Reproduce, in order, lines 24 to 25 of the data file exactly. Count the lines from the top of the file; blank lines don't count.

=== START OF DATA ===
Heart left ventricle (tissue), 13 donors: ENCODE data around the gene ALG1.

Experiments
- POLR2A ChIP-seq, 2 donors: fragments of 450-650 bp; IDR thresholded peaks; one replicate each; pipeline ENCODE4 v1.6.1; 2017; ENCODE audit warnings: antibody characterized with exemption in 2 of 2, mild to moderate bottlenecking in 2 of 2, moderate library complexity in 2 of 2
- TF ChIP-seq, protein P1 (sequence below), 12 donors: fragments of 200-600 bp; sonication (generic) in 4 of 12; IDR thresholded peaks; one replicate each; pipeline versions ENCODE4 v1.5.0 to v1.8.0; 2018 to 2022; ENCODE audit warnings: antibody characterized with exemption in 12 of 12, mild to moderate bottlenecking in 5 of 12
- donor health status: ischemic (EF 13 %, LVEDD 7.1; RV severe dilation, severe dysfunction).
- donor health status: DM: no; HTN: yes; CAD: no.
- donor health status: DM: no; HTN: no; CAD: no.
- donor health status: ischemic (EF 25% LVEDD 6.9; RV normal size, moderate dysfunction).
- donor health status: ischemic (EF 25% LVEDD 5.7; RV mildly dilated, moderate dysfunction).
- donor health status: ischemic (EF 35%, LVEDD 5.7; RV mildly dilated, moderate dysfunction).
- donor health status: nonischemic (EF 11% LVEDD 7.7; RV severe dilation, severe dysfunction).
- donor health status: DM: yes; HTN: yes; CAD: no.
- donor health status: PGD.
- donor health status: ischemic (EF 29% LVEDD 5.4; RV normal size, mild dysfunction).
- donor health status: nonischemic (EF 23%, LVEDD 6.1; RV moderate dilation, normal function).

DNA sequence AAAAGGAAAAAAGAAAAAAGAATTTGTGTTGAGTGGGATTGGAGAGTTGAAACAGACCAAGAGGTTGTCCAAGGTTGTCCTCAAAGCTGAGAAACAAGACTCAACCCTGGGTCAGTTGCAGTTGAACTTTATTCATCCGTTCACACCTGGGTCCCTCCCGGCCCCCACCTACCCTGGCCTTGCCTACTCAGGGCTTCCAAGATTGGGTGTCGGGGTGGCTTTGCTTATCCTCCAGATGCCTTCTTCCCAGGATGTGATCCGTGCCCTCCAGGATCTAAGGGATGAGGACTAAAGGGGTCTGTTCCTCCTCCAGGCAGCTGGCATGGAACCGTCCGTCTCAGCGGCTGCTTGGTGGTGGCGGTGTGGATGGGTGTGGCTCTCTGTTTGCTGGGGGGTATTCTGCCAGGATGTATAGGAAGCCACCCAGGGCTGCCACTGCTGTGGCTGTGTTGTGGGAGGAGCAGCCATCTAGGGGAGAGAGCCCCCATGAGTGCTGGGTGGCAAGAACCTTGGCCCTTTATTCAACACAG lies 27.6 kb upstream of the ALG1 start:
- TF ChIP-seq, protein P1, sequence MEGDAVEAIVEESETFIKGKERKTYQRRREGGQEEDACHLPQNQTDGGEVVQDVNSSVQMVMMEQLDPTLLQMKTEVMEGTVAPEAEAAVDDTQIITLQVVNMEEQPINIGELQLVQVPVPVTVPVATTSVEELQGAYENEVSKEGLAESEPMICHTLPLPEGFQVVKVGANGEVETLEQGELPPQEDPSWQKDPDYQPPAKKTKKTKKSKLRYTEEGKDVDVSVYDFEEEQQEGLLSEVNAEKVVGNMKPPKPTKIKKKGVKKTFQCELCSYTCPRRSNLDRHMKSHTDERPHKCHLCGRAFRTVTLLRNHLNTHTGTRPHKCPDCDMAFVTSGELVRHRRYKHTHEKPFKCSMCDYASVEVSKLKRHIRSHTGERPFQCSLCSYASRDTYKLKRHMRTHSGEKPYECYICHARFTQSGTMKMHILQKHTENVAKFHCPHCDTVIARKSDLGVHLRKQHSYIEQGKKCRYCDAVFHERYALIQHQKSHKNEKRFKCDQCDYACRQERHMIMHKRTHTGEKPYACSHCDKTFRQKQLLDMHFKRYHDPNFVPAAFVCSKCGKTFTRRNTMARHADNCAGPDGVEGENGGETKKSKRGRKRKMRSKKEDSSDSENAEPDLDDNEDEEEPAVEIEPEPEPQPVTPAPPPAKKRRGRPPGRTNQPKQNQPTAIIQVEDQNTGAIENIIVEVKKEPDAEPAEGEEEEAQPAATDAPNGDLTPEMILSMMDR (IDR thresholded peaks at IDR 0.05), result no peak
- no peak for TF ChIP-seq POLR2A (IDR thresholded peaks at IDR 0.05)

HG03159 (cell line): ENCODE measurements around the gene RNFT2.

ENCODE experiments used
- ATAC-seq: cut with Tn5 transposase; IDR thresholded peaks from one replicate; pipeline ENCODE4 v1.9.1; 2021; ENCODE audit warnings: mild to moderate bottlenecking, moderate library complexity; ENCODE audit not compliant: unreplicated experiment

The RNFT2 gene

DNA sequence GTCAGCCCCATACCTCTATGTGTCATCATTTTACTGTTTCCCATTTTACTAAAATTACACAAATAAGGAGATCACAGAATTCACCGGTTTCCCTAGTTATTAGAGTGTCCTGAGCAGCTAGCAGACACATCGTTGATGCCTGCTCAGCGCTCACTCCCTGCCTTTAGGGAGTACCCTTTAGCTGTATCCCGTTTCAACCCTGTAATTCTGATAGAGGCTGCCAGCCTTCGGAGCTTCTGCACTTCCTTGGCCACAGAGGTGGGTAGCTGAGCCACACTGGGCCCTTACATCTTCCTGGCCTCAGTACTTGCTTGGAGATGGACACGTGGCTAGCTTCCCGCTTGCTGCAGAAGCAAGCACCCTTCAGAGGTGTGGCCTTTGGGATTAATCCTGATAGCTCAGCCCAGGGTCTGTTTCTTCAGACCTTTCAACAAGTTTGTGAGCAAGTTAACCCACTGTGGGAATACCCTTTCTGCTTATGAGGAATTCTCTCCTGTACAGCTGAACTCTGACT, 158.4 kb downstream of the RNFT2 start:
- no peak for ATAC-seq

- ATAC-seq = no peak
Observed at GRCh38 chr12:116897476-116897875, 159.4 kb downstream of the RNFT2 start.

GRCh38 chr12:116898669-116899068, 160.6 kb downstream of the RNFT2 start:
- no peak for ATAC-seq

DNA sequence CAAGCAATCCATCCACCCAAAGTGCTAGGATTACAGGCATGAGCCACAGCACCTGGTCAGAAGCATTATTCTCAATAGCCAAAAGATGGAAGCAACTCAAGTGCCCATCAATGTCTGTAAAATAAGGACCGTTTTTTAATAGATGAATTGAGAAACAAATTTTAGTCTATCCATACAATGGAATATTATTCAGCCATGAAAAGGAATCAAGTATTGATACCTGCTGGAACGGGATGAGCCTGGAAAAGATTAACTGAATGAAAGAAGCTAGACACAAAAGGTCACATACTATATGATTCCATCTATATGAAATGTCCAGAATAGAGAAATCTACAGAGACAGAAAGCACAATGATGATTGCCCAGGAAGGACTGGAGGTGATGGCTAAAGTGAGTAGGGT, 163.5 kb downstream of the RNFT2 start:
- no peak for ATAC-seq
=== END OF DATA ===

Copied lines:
- no peak for ATAC-seq

- ATAC-seq = no peak